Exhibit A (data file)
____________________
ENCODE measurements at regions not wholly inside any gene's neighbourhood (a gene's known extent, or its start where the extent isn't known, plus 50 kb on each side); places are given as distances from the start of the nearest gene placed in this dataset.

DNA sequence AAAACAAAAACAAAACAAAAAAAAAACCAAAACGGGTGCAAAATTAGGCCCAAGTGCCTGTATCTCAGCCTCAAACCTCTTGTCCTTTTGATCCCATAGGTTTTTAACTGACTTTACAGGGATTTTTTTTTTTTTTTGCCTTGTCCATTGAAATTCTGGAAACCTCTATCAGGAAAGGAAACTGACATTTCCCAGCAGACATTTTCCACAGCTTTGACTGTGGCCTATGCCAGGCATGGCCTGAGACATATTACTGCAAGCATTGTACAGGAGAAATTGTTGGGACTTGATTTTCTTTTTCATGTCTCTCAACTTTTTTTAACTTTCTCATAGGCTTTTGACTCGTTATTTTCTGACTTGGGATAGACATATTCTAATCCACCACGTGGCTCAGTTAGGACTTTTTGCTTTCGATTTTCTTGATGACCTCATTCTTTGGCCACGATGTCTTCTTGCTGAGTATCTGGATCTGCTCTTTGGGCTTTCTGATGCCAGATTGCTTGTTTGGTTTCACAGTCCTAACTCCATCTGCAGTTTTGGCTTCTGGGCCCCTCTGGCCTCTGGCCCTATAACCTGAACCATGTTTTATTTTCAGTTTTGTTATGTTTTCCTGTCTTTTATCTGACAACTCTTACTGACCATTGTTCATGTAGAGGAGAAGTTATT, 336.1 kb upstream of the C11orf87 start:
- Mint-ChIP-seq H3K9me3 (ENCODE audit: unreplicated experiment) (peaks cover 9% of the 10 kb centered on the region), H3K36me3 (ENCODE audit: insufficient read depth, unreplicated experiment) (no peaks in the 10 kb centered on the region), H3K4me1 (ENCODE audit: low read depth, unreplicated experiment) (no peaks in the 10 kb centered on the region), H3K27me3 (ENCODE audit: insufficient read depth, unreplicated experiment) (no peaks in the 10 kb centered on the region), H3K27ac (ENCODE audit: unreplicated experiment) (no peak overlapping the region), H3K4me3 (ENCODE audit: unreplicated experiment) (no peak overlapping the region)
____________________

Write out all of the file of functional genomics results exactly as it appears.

ENCODE measurements at regions not wholly inside any gene's neighbourhood (a gene's known extent, or its start where the extent isn't known, plus 50 kb on each side); places are given as distances from the start of the nearest gene placed in this dataset.

DNA sequence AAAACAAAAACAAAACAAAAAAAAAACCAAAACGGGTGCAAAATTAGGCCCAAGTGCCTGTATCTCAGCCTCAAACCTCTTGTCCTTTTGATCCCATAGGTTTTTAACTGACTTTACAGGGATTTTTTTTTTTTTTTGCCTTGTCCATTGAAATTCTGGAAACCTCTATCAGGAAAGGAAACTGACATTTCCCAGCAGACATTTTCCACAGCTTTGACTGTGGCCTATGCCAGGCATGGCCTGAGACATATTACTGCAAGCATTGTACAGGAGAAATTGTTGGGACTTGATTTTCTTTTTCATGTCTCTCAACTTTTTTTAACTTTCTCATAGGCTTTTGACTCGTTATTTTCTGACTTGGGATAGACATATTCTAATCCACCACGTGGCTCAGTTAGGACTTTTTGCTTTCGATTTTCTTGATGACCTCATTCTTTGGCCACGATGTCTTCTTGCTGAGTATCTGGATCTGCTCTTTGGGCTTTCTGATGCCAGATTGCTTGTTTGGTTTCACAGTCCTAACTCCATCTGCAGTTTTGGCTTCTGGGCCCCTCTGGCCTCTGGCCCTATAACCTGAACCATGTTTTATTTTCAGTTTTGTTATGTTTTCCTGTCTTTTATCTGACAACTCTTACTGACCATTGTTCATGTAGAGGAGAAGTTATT, 336.1 kb upstream of the C11orf87 start:
- Mint-ChIP-seq H3K9me3 (ENCODE audit: unreplicated experiment) (peaks cover 9% of the 10 kb centered on the region), H3K36me3 (ENCODE audit: insufficient read depth, unreplicated experiment) (no peaks in the 10 kb centered on the region), H3K4me1 (ENCODE audit: low read depth, unreplicated experiment) (no peaks in the 10 kb centered on the region), H3K27me3 (ENCODE audit: insufficient read depth, unreplicated experiment) (no peaks in the 10 kb centered on the region), H3K27ac (ENCODE audit: unreplicated experiment) (no peak overlapping the region), H3K4me3 (ENCODE audit: unreplicated experiment) (no peak overlapping the region)